What message would our hierarchy proclaim for millions of people hungering for genuine spirituality? For a taste of the Divine? Would they be tongue-tied and speechless? Or would there be a new Pentecostal-type inspiration….little tongues of fire flickering over every episcopal miter?

Would young people turn, for a minute, from their smartphones and iPads, shaken by a new message?

Would our young people see visions and our elderly men and women dream good dreams? Would the Pope have something fresh and invigorating to “tweet” from his pontifical iPad?

As my favorite poet said…….

“Last year’s words belong to last year’s language
and next year’s words await another voice.”


Our Eyes are Open. We have Seen the Light. No Turning Back Now……

Epiphany 2013 Reflection

Some time ago my old friend Sister Joan Chittister observed that change in the church, like all social change, is not an event. It is a process.

Joan continued:

Once it has begun, the change has already happened. Only the process of adoption is left. It is the process of change itself that must be understood if ministers are to be the bridge between the Holy Spirit and the institution.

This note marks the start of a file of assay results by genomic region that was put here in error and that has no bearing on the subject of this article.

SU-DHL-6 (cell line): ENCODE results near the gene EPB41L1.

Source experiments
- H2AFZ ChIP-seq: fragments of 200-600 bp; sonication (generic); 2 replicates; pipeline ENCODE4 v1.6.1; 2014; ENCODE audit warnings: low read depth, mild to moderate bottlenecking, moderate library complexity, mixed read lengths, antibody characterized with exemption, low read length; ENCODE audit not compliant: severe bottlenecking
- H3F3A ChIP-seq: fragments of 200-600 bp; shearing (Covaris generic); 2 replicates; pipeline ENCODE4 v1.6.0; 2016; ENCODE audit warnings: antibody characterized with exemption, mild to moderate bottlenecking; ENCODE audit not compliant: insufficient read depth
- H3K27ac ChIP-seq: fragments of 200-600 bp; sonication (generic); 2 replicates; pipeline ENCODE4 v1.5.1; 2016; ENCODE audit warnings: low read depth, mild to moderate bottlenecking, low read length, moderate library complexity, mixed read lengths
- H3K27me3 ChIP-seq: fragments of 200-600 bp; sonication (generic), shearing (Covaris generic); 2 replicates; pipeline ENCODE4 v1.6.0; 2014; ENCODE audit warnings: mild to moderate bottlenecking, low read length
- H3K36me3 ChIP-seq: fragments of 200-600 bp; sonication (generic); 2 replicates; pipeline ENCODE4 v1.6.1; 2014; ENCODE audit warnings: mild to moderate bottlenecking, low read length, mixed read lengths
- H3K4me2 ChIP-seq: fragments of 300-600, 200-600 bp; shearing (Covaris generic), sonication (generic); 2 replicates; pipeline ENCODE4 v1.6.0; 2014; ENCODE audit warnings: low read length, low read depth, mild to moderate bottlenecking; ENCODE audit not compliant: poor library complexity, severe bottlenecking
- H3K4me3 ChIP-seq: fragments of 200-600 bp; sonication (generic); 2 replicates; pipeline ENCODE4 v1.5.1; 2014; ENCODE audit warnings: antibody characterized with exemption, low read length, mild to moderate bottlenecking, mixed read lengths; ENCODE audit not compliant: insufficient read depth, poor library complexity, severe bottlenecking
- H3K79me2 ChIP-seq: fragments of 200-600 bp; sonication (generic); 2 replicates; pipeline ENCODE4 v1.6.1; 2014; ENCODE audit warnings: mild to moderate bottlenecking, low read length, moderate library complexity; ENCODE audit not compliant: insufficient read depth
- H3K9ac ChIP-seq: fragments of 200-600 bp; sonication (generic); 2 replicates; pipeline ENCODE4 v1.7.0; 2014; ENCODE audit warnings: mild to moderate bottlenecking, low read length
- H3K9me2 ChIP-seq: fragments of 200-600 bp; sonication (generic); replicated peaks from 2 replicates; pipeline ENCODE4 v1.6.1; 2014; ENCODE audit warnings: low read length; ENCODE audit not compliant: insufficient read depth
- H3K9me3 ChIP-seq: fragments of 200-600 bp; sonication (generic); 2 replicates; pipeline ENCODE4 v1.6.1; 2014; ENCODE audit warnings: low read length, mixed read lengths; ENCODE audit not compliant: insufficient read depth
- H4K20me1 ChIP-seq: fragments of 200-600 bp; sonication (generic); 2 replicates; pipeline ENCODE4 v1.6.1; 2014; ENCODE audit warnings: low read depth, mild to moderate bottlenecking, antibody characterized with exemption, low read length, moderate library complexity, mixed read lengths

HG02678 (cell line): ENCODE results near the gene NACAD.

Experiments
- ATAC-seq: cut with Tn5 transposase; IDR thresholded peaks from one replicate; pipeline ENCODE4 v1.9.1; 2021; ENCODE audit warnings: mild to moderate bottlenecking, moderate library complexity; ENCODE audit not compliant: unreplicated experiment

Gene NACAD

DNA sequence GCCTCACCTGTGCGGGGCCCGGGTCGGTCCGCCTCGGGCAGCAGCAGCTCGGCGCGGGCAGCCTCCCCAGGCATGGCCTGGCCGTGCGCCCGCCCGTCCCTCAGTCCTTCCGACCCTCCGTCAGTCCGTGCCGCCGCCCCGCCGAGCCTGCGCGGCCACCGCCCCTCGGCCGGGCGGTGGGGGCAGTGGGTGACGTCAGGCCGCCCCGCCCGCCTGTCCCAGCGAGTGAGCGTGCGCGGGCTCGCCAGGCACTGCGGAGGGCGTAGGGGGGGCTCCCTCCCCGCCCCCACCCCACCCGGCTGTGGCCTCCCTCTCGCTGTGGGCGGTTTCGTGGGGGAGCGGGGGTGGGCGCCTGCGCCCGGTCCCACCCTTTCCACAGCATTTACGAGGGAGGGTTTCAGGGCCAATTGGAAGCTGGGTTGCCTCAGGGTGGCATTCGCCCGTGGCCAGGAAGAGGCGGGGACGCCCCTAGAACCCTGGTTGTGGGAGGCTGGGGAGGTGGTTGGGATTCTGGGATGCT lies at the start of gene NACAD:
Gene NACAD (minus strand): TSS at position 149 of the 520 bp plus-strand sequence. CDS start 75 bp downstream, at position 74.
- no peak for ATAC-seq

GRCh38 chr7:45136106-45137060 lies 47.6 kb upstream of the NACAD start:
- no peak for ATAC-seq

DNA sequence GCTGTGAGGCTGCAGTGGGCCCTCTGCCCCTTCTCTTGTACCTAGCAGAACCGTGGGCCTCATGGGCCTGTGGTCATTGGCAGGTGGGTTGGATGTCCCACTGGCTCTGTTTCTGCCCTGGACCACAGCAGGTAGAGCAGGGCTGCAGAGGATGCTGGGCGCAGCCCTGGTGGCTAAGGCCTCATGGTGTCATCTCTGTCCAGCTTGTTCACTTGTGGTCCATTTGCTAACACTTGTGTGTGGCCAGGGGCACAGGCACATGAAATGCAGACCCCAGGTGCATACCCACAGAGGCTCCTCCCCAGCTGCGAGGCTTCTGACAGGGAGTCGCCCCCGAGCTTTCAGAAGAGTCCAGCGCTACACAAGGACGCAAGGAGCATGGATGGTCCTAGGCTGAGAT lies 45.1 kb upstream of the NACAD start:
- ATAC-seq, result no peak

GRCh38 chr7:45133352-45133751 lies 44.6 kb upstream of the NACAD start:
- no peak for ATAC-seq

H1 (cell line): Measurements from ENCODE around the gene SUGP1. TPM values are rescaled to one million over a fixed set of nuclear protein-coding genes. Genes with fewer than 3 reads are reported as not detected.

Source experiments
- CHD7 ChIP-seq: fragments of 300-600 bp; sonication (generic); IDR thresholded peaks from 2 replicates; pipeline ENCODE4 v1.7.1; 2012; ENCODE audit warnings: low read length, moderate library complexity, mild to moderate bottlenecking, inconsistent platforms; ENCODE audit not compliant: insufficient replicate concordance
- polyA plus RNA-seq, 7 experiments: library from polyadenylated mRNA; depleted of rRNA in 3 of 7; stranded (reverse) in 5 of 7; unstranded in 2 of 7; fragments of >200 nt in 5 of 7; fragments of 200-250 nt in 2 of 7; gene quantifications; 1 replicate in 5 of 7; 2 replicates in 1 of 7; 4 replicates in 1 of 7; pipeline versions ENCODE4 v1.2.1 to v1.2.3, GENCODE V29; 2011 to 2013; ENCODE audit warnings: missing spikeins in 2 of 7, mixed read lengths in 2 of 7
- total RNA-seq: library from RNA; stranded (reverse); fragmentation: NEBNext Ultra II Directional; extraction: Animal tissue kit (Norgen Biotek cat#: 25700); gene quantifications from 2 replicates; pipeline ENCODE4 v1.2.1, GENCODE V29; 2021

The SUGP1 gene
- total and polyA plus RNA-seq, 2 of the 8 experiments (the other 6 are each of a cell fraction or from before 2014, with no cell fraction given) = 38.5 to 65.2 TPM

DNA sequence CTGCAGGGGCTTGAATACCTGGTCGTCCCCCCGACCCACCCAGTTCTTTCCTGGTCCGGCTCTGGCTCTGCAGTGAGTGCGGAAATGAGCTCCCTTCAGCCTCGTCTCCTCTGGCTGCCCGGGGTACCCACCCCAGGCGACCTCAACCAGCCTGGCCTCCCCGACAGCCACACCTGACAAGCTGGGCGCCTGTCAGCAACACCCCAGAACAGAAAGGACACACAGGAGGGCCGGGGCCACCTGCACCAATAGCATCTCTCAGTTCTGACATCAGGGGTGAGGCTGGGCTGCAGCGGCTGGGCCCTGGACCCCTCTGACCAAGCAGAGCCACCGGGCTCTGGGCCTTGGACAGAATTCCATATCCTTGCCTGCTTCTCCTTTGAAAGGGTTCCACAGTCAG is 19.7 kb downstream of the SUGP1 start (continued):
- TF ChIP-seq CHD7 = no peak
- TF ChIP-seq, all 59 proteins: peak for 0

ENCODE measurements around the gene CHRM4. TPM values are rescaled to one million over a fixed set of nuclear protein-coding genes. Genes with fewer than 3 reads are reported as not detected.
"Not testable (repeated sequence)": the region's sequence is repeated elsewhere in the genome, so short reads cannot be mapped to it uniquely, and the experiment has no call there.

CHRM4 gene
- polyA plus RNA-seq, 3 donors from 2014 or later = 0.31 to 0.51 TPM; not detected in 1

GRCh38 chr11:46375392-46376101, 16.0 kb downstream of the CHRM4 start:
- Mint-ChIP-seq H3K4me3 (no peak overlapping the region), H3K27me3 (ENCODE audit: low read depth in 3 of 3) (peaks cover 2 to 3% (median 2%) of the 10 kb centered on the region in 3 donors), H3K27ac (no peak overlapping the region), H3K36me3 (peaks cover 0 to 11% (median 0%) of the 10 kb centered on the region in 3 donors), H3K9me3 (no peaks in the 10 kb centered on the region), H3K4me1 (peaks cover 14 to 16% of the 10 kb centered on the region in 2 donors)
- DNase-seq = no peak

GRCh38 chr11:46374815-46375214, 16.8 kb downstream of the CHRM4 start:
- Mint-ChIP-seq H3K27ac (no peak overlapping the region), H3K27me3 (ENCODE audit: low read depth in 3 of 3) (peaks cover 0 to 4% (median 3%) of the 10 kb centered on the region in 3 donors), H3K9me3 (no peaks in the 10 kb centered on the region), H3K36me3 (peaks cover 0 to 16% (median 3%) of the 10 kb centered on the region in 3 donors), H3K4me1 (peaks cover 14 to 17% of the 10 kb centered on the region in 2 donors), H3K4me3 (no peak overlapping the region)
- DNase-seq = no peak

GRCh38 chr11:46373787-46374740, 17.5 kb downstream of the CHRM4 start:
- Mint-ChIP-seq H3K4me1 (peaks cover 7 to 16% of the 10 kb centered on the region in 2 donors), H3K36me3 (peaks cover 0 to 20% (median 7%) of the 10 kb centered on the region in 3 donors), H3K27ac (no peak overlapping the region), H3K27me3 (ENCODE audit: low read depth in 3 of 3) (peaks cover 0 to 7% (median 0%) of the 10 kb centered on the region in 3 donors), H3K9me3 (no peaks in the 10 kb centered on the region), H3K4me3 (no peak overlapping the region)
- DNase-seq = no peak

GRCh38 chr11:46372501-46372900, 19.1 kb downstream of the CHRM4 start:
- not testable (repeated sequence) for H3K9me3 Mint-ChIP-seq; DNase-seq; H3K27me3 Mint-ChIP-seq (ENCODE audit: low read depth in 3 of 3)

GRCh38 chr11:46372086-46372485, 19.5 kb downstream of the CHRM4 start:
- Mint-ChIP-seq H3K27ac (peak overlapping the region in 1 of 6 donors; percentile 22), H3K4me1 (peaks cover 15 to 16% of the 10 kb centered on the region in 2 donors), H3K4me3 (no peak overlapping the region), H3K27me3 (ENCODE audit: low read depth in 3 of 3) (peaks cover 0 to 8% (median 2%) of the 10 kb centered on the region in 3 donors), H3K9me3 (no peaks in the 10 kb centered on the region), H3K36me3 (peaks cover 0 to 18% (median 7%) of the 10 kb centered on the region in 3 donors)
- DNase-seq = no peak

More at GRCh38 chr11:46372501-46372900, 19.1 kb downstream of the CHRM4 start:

The fact is that once change has begun in a system, the options for dealing with it are limited and mutually exclusive. We can either simply ignore both the question and the questioners or we can ignore the present state of social shift and its effect on both the question and the questioners.

But neither is possible. Social consciousness is a social force. Major social questions do not go away and change, once begun, will come either peacefully or destructively. Ask the few people who went to the barricades in the French Revolution about the truth of that. Or the sisters who struggled through renewal in the course of Vatican II.

Or the 82 percent of Catholics who consider other practices of birth control, beyond natural family planning, moral. Despite what seemed to be ponderous institutional resistance in each instance, concern for institutional approbation floundered in the end under the tide of change.

It is possible to repress change temporarily — to slow change, to resist change, to deny change — but it is impossible to stop a change whose time has come. It is impossible to ignore change once it has begun to well up through the cracks in the cement of a society, however rigid the barriers to it…..